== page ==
Big Pharma’s Big Shopping Spree
January 30, 2020
January 30, 2020
Last year set a record for mergers and acquisitions in pharma and biotech, and that pace shows no signs of slowing. According to MarketWatch, 2019 saw the biggest total deal value for pharma/biotech M&As ($342 billion) since the company started tracking deals in the 1990s. What’s spurring the large (and even medium-sized) companies in this sector to keep scouring the market landscape for new M&A targets?
Analysts point to several factors. First, the ongoing impact of U.S. tax reform in 2017 created significant incentives for both sellers and buyers in this sector. Writing in PharmaTimes, Tom Cowap, an investment banker with Alantra focusing on mid-market healthcare and life sciences, notes that these changes “provided a predicted $160 billion of cash for industry multinationals to deploy.” Looming patent expirations in Big Pharma portfolios have also played a role. Cowap writes that $251 billion in sales are forecast to be at risk over the next four years.
The biggest driver, however, appears to be more straightforward: large-cap pharma and biotech companies seek to bolster their development pipelines through inorganic growth. Increasingly, they’re looking outside their own R&D organizations for innovation, using M&As and in-licensing to effectively outsource early-stage development to smaller companies.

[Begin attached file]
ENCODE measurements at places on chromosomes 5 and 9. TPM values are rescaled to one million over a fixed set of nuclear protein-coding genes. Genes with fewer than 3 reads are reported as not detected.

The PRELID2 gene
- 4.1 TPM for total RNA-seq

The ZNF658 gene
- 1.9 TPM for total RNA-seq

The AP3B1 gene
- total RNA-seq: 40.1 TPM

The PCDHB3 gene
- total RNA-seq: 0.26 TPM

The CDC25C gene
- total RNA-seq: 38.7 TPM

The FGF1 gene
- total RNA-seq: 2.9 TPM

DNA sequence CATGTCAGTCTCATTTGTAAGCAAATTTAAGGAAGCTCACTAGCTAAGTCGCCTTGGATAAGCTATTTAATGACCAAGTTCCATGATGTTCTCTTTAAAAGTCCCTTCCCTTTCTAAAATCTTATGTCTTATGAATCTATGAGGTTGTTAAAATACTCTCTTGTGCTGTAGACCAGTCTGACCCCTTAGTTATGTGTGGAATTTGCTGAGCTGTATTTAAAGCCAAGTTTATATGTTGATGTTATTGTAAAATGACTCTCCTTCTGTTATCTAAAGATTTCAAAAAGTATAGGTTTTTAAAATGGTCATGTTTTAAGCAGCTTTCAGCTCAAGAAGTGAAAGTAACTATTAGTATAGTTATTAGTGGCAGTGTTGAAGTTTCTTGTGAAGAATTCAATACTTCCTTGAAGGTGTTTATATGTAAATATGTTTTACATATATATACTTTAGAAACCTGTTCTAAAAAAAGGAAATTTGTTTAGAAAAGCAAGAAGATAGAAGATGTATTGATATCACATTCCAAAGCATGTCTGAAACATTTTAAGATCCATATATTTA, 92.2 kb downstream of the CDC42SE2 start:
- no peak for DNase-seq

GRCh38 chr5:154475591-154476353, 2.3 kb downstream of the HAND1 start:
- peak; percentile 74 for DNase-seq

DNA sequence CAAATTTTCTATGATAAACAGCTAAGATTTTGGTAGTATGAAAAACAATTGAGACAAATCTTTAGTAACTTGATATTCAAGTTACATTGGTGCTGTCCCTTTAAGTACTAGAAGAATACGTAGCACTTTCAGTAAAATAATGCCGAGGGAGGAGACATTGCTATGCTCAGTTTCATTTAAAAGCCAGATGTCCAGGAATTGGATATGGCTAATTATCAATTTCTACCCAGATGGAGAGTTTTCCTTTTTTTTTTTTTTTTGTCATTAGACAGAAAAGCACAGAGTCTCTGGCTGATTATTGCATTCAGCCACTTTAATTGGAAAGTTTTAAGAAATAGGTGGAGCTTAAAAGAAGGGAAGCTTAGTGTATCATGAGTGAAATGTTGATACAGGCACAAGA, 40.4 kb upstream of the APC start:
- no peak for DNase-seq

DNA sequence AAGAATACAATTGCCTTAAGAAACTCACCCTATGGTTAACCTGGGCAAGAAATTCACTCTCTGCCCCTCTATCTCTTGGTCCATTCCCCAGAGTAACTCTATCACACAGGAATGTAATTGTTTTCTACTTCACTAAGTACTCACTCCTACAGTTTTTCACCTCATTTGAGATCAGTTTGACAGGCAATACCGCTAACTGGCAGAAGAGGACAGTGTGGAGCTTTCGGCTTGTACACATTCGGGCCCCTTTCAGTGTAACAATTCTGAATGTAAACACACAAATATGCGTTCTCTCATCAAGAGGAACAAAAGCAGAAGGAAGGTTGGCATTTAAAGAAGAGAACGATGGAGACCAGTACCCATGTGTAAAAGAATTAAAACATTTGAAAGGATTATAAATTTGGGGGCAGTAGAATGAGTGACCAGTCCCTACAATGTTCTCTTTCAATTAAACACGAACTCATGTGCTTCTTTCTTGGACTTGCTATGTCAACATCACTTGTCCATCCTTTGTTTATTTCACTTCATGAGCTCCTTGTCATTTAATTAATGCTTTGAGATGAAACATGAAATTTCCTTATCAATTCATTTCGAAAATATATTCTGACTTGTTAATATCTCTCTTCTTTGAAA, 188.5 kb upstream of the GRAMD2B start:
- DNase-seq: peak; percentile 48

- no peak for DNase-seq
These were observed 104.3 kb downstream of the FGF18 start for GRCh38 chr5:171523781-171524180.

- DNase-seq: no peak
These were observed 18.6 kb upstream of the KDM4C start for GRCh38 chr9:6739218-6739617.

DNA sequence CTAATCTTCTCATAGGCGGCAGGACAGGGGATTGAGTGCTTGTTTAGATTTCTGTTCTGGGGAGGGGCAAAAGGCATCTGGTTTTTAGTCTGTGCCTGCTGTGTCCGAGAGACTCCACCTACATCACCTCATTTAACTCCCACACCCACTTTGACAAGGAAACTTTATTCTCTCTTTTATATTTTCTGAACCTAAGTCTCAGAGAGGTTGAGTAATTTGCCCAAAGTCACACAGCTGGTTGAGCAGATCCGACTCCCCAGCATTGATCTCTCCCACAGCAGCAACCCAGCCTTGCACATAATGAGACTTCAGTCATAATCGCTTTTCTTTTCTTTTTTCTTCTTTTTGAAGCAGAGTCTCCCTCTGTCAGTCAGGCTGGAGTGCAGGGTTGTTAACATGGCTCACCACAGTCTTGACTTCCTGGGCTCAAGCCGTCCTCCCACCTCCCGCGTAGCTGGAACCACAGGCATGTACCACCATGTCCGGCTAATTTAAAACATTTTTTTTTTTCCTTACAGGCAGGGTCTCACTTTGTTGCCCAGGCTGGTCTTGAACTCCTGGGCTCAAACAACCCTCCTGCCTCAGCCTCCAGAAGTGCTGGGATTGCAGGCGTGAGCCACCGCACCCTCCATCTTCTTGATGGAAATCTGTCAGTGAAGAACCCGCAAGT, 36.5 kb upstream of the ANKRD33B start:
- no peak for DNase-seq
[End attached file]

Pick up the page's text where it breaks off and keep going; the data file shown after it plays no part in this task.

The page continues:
This trend creates an exciting environment for life sciences companies small and large. Multiple opportunities exist for both parties to benefit from each other’s unique attributes. As more organizations explore these inorganic growth models, however, they also face the burden of managing the complex regulatory and documentation requirements that come with them—a challenge that can be especially fraught for smaller firms.
A Growing Trend
Analysts have tracked the uptick in the inorganic growth trend over the past decade, as large pharmaceuticals looking to expand or diversify their pipelines have increasingly turned to M&A. According to McKinsey, “[our] research has shown that the share of revenues coming from innovations sourced outside of Big Pharma has grown from about 25 percent in 2001 to about 50 percent in 2016.”
In an industry where early-stage research requires significant funding with a low probability of success, and late-stage trials require high investment plus the ability to navigate complex regulatory regimes, this model shouldn’t surprise. McKinsey notes that “These dynamics create an industry profile in which smaller, creative companies end up funding innovation. Once their research is more advanced, larger pharmaceutical companies enter the picture, looking for the next ‘new’ thing and ponying up the resources required to fund expensive late-stage trials and large commercial marketing campaigns.”